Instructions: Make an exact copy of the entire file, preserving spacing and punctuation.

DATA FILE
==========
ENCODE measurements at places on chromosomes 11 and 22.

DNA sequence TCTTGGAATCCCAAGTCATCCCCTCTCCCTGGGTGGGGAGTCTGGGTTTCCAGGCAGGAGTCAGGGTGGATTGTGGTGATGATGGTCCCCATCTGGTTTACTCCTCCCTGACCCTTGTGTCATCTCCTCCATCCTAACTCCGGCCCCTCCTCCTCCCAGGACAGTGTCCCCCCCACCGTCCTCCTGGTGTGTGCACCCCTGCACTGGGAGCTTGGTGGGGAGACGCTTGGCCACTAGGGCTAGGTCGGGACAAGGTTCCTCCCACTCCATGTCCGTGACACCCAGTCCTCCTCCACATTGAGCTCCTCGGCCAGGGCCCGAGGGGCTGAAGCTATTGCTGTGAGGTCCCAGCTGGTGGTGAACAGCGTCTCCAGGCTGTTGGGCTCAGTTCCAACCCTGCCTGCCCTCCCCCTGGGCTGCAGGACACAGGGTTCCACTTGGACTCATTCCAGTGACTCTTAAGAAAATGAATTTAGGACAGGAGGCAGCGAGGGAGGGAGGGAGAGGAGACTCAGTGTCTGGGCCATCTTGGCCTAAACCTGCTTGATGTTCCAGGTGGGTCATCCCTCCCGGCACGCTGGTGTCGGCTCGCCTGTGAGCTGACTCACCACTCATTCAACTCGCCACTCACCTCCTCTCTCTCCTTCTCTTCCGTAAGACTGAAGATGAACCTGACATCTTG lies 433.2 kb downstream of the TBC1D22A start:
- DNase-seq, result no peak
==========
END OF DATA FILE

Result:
ENCODE measurements at places on chromosomes 11 and 22.

DNA sequence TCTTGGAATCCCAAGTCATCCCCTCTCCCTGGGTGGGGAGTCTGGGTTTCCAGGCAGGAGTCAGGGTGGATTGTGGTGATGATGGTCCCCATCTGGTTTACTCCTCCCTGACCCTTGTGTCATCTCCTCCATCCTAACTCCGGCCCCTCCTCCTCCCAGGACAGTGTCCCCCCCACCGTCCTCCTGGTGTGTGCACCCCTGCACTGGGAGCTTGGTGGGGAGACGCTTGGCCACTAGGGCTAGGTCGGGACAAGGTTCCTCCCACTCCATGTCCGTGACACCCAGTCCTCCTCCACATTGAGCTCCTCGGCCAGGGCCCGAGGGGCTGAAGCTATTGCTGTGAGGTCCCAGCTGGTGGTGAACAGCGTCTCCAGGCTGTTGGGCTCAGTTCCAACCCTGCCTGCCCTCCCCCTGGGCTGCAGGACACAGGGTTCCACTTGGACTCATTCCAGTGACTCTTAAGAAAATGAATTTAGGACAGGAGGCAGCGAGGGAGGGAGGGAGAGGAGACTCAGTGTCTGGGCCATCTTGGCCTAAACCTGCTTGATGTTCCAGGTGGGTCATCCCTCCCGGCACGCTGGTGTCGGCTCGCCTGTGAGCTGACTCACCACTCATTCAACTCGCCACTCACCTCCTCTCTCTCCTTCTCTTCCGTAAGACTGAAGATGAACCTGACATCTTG lies 433.2 kb downstream of the TBC1D22A start:
- DNase-seq, result no peak